World Cup Qualifiers Matchday #4: The oldest rivalry in the world continues…


Finishing off the international calendar for the year were a series of tasty looking games for our Home Nations. It was the first competitive fixture of the century for the oldest rivalry in world football, England v Scotland at Wembley Stadium. In Belfast, Northern Ireland’s focus was on doing a respectable job against Azerbaijan, while the Republic were away to Austria, keen to maintain their strong unbeaten start to the campaign. Wales, meanwhile, were looking to bounce back from the disappointment of a home draw to Georgia in Matchday 3.

England 3-0 Scotland – Fri 11 Nov – 7.45pm


With pre-match buildup dominated by the preposterous FIFA ban on either side wearing poppies, which both teams incidentally ignored, the football on the pitch seemed hardly important. Both were in difficult places; interim manager Gareth Southgate trying to rouse his troops after lacklustre performances in the previous qualifiers against Malta and Slovenia, while Gordon Strachan was clinging onto his job,  after a 3-0 defeat away to Slovakia last time out.

In a match full of plenty of boisterous fan support, there was little quality to reflect that out on the pitch. England was stagnant from the word go, the returns of the in-form Adam Lallana and Raheem Sterling from injury doing little to raise performance levels. However, it was the precision and decisive quality from the English XI that saw them comfortably despatch of their neighbours. This was despite a performance of sheer effort from the Scotland, whose pressing and persistance did see them trouble the Gary Cahill and John Stones in the England defence on a handful of occasions, but they were ultimately unable to take their chances when it mattered.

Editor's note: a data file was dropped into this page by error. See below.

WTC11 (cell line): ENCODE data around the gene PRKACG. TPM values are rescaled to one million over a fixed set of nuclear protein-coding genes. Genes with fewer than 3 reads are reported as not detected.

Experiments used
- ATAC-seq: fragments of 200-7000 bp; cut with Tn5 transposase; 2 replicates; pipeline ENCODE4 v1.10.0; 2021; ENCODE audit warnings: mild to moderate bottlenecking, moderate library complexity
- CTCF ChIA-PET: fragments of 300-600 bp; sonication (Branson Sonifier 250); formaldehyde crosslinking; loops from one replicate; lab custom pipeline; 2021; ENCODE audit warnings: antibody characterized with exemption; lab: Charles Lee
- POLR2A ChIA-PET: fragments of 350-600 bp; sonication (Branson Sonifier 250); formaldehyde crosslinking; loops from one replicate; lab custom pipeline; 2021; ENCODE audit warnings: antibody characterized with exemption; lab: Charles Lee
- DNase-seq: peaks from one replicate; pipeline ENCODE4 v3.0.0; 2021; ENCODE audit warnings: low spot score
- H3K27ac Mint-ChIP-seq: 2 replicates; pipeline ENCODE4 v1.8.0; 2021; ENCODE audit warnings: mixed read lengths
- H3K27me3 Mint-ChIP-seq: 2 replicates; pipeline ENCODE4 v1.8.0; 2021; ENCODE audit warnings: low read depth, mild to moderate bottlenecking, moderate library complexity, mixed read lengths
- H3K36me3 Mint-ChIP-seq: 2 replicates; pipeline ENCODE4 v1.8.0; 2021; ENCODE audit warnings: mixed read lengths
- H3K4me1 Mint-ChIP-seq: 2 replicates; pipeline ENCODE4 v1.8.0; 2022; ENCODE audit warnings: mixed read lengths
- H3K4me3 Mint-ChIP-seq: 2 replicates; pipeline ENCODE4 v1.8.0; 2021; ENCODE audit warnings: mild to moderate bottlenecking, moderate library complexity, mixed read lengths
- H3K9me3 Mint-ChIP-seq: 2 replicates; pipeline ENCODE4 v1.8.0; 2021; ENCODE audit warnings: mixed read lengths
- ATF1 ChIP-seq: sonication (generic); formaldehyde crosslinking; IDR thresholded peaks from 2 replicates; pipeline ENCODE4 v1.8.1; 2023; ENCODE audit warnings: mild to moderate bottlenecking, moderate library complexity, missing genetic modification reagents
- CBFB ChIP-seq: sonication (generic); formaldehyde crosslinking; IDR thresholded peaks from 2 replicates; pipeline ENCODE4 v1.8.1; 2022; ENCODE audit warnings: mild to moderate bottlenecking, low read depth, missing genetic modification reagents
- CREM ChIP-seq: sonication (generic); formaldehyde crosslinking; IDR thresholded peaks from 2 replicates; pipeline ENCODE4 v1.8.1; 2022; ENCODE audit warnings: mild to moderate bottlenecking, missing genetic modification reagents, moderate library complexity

Daniel Sturridge repaid Southgate’s faith in keeping him in the starting eleven, cleverly guiding Kyle Walker’s whipped cross past Craig Gordon and into the bottom-left corner. It was a strong night for Walker and his left-back Spurs teammate Danny Rose, as both bombed forward as often as possible, providing overlaps aplenty. It was Rose who supplied the second decisive goal for the home side, replicating the first, but this time it was Lallana on the end of it, as his deft header saw him move level with Sturridge with two goals from four games.

Scotland then saw their opportunities, as James Forrest begun a quick, incisive move of passing and movement, that saw him with a golden opportunity in the penalty area, which instead of slotting past Joe Hart, he slotted wide of goal. As mentioned, their heart and effort matched that of their rampant 14,000 supporters, but unfortunately for them, the quality of this 2016 Scotland team is just not there. It was clear to see on the night, and emphasised moreso, as just minutes after Forrest’s miss, England proceeded to accelerate up the pitch, win a corner and Cahill notched the third header for England and the death knell for Scotland and possibly Strachan.